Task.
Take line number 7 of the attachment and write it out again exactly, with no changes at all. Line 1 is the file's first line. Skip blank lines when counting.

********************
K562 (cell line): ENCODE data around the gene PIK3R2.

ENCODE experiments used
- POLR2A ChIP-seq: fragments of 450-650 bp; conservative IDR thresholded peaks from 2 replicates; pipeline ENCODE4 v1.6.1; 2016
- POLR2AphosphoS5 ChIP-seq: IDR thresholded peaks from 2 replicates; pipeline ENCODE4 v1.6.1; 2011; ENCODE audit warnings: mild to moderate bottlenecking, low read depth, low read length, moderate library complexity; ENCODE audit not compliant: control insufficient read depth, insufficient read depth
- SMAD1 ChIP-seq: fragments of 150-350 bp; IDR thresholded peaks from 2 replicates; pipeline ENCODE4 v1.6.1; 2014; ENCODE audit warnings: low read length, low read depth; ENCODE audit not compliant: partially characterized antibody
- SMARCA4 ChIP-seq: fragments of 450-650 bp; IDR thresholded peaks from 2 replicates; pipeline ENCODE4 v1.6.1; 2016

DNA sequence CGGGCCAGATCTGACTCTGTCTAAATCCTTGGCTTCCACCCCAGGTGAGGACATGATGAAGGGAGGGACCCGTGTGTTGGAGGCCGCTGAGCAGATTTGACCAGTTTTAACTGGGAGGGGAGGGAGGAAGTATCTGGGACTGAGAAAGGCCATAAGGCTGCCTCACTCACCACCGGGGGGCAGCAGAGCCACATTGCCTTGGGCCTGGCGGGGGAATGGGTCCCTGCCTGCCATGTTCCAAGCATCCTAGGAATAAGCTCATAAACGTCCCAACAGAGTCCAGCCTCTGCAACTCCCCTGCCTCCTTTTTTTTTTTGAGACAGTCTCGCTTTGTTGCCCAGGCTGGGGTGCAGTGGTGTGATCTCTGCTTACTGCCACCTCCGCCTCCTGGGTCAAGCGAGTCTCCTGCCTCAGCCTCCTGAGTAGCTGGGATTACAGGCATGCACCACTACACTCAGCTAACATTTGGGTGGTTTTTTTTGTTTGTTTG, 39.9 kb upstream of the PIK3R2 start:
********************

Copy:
DNA sequence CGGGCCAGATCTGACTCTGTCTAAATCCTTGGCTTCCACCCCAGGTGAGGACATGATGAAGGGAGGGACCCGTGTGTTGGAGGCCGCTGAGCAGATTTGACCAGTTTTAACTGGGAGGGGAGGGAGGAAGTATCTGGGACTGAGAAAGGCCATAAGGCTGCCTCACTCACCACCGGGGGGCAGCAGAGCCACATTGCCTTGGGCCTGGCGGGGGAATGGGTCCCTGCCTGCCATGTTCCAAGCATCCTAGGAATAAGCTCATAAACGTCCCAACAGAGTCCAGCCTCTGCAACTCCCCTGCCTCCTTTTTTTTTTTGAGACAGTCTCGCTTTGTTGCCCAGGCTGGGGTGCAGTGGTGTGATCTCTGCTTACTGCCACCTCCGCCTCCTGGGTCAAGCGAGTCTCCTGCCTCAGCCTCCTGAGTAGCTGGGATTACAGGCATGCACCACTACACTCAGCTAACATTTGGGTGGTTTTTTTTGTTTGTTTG, 39.9 kb upstream of the PIK3R2 start: